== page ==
The use of the Church of the Resurrection (Holy Sepulchre) is still strictly regulated by a firman
issued in 1852 which has resulted in what's commonly referred to as the "status quo". Under the status quo, the church building and the times for its use are divided between the Eastern Orthodox, Armenian Apostolic, and Roman Catholic custodians, with the lion's share going to the Eastern Orthodox. Under the status quo for instance, only the Eastern Orthodox Patriarch of Jerusalem or a Bishop representing him can celebrate the Ceremony of the Holy Light. Tensions are usually high because of the status quo, and any action by any group, no matter how innocent it may have been, is often interpreted as a grab for more power over the use of the building. For instance, in 2004 during the Julian Feast of the Exaltation of the Cross, the Roman Catholics (most likely inadvertently) left the door of the Franciscan Chapel open which was viewed as a sign of disrespect by the Orthodox, and a brawl broke out. The most ridiculous sign of the extent to which the status quo is taken seriously is the "Immovable Ladder". Above the door of the main entrance into the Church of the Resurrection is a wooden ladder sitting on a ledge. It was placed there shortly before the firman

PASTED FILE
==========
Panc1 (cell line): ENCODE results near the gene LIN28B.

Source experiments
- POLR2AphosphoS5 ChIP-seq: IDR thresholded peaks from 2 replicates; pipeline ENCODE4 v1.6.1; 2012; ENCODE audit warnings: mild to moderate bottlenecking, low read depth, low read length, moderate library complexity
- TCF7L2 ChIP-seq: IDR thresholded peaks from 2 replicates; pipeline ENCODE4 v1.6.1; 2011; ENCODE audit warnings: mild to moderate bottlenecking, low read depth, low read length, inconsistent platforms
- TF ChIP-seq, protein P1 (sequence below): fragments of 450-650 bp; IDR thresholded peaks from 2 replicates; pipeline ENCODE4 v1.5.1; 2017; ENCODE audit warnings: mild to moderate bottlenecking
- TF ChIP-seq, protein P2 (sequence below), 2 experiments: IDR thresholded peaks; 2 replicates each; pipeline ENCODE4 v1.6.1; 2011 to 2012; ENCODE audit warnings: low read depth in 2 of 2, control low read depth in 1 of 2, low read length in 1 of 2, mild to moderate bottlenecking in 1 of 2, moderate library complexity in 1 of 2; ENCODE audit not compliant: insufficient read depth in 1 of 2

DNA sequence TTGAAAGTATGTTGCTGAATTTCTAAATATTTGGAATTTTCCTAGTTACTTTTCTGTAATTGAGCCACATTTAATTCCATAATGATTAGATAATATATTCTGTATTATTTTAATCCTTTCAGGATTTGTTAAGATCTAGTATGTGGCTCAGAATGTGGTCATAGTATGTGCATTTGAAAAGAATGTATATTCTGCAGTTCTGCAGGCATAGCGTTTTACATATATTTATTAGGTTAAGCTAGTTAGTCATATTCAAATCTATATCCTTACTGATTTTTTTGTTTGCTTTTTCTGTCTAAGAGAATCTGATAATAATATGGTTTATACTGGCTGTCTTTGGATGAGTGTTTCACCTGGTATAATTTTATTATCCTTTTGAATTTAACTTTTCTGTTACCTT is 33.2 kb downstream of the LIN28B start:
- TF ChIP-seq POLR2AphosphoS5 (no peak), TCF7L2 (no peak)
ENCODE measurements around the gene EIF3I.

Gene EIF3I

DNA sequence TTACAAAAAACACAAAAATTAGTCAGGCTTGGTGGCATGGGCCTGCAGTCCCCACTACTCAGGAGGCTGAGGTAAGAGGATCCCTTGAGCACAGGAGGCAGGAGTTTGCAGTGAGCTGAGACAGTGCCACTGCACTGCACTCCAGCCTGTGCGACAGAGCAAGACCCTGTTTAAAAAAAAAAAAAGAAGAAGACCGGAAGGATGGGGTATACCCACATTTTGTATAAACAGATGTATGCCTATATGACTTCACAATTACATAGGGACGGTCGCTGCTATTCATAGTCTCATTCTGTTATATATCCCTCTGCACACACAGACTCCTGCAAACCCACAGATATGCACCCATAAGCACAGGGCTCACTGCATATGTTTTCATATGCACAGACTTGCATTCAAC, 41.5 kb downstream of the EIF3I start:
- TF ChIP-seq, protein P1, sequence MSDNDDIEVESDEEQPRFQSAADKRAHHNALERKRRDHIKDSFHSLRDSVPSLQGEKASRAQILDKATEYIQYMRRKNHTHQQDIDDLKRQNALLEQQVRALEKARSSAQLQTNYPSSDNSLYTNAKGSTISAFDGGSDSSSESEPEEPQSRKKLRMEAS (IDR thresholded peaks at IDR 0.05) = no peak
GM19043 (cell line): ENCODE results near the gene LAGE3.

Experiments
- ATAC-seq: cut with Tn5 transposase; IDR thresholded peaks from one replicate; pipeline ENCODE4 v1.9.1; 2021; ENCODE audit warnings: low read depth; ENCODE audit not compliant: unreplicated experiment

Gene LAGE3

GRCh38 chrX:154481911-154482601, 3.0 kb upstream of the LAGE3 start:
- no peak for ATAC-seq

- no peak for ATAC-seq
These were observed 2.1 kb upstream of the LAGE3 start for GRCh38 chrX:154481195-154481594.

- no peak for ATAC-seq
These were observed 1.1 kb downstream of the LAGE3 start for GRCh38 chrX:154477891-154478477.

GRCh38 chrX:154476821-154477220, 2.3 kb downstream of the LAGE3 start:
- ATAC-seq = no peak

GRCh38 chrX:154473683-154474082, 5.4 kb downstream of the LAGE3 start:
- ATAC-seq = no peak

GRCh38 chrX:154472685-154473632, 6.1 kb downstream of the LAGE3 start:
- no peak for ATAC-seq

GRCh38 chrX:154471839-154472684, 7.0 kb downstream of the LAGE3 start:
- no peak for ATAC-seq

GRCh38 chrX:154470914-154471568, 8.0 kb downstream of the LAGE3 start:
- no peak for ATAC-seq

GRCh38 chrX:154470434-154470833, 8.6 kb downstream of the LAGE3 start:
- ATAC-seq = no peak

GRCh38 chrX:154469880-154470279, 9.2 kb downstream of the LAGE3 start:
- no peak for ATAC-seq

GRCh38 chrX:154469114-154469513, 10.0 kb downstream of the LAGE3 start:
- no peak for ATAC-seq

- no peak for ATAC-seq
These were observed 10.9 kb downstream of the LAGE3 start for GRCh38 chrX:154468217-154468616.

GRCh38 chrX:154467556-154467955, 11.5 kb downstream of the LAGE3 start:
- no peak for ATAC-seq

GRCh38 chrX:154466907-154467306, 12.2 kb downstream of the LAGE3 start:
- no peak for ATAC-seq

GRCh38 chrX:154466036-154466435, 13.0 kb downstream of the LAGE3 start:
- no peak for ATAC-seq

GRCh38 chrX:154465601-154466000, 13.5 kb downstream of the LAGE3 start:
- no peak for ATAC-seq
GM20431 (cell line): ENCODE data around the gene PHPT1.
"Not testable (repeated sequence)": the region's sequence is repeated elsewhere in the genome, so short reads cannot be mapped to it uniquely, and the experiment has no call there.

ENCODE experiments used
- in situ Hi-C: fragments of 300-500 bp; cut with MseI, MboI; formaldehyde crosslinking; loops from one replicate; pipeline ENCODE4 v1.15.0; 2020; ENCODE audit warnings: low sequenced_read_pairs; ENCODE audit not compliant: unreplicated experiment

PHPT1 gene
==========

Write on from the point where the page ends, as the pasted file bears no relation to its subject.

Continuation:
establishing the status quo was decreed in 1852 in order to clean the windows. After the status quo was established, none of the Churches dared to move the ladder because the entrance doors, windows and exterior ledges of the Church of the Resurrection were decreed to be common property of all three Churches under the status quo. So the ladder has stood there for a hundred and fifty years and came to be known as "The Immovable Ladder".